Training Screening Eyes Early Volunteers
Preschooler and Volunteer - Screening Eyes Early
Volunteer working with preschooler
Preschoolers learning how to use the test cards
Volunteer working with preschooler
Volunteers screening preschoolers

S.E.E. equipment

In 2003, AL of San Jose began working in partnership with Prevent Blindness of Northern California, creating a new program called Screening Eyes Early (S.E.E.). Prevent Blindness of Northern California is a non-profit based in San Francisco that was searching for various other non-profits for assistance. Prevent Blindness trained and certified members in various Assistance League chapters in the area. They approached Assistance League of San Jose to set up an eye screening program for preschoolers in collaboration and under their guidance. They explained that some vision problems in young children while in preschool can be treated before they go to elementary school. These vision problems include nearsightedness and amblyopia, known as lazy eye.

AL of San Jose agreed to sign on for the program and members were trained.  At that time, Prevent Blindness had several eye screening programs around Northern California. There was a lot of interest in the program and many who were trained to participate in S.E.E. did so because either they, their children, or grandchildren had vision issues that early screening would have helped.

AL of San Jose members were assigned to preschools for screenings, did additional follow-up as needed, and members evaluated the program annually.  Roughly 20-30 children in each school were screened and 1 or 2 of those children required a follow up.  The follow-up information was given to Prevent Blindness and they took over from there. Throughout the years, we lost some schools and added others.

At first, it only served in the 95120 zip code, and in around 6 local preschools. The first member to lead the program was Marcia Mocsy, who moved out of state after a year. The program went through various chairs in the first few years while Prevent Blindness continued to train and advise. The program was then expanded to include low income preschools outside of the 95120 area.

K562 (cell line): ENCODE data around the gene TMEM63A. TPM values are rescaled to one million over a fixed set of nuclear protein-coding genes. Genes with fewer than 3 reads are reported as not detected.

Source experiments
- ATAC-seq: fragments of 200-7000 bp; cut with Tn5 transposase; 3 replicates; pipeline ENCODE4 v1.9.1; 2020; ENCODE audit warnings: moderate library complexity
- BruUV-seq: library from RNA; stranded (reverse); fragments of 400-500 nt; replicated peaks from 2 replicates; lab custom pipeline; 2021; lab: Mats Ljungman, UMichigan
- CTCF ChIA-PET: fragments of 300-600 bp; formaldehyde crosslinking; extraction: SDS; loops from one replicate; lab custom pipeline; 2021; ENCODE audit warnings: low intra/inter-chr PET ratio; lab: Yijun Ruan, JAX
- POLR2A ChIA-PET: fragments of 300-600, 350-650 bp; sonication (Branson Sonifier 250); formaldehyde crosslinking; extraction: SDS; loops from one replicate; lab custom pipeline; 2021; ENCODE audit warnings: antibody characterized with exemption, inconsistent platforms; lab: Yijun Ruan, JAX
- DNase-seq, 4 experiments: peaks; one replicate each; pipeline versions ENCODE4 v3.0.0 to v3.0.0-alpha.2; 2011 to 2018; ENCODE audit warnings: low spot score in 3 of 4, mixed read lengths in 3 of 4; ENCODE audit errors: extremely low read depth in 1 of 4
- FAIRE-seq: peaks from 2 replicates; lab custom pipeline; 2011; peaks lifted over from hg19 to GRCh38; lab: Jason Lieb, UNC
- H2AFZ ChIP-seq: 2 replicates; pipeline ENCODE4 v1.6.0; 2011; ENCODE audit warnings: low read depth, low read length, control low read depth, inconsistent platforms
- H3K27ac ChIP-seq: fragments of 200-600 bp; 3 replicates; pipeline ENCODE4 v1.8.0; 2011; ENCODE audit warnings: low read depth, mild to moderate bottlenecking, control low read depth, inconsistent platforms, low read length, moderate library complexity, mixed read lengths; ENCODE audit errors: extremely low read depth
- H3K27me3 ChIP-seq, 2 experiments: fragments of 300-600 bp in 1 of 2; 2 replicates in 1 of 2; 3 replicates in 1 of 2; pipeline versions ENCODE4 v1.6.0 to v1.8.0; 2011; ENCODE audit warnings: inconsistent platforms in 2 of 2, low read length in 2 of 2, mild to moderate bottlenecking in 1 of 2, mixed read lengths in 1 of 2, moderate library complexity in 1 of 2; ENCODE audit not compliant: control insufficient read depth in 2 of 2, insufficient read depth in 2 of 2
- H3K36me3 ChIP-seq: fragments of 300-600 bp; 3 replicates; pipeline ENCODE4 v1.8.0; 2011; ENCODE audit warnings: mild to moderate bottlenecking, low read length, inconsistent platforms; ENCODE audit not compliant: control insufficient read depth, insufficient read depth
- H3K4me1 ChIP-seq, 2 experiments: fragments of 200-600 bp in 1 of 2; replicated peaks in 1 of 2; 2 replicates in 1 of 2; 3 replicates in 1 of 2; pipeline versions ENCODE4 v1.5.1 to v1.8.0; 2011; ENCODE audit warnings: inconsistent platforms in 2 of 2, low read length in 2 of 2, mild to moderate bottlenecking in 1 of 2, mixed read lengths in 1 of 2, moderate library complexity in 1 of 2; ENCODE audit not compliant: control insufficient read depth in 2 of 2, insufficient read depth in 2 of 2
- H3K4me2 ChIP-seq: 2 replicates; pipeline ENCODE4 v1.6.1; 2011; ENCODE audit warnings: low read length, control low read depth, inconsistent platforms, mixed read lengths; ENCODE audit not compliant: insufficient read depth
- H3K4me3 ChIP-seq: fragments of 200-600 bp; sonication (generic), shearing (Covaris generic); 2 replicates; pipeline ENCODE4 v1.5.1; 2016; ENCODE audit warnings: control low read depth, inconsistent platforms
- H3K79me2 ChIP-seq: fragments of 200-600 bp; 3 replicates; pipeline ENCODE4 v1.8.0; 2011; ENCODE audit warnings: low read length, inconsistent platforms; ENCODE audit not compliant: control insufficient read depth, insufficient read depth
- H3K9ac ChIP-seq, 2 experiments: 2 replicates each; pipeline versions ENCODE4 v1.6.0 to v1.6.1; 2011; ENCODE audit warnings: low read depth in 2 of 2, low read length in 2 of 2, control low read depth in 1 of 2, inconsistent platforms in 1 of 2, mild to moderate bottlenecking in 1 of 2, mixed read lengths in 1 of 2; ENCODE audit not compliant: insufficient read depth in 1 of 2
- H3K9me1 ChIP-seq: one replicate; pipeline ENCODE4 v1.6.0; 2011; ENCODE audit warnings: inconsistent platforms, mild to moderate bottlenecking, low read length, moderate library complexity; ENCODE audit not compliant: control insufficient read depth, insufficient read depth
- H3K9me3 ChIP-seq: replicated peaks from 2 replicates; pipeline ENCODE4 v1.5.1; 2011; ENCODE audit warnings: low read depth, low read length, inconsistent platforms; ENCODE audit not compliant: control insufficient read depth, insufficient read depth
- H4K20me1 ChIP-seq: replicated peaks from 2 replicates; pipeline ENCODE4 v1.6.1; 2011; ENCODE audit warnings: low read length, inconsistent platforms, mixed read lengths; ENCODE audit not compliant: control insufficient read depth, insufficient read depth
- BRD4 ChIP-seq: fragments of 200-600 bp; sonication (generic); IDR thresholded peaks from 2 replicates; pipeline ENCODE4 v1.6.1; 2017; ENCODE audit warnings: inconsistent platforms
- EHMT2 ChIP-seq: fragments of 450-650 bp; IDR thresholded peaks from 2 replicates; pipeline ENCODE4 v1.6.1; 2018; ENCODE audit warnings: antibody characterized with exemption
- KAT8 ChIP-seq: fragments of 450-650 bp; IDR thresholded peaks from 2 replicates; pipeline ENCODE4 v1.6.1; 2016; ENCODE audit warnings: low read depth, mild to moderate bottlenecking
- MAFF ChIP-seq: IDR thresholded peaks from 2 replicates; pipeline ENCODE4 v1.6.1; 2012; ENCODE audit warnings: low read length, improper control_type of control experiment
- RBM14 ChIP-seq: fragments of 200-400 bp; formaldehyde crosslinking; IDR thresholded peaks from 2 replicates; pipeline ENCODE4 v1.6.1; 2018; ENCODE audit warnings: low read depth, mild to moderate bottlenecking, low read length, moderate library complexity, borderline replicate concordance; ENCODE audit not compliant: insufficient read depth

In 2016 Prevent Blindness changed their focus to expand their own program solely in the San Francisco and Oakland area and no longer trained and worked with the various Assistance League chapters.  AL of San Jose received permission from National and the Board to continue the program and the Chairs at the time, Linda Luporini and Paula Acree, developed the training module based on what they learned from Prevent Blindness and from California’s Child Health & Disability Prevention (CHDP) program. This is the same program we have today.

During the years 2020-2021 and 2021-2022 S.E.E. volunteers could not go into the preschools due to Covid. Screening Eyes Early kept in touch with 16 preschools during the pandemic but did not provide services. S.E.E. resumed training volunteers in October & November 2022 for new members joining S.E.E. Vision screening began again in January 2023.

As of early 2023, four additional Agreements were created for pre-schools. AL of San Jose screeners have gone to 6 preschools and have conducted 12 vision screenings. A total of  234 3-5 year olds were screened and 13 referrals were made.

Assistance League of San Jose members now interested in this program take a 3-hour mandatory training session in October that explains the process of vision screening and  require 3 more hours of study and practical training in November to get hands-on experience with the preschoolers. The practical training provides an opportunity to see the screening process in action, to practice with feedback and to ask questions. The vision screening sessions run from January through March. The screening results are given to the preschoolers’ parents or guardians. Parents of the students who do not pass the vision screening, receive a referral form with the vision results and are encouraged to take it to an eye doctor for a complete eye exam. AL of San Jose follows up with the preschool to get the results of the eye exam.

Over the period from 2014 to 2020, ten to eighteen preschools were served each year, 3,147 children were screened, 143 children were referred, 57 received glasses, and 5 children were treated for amblyopia.

Screening Eyes Early continues to be a wonderful way to volunteer with other ALSJ members as a team.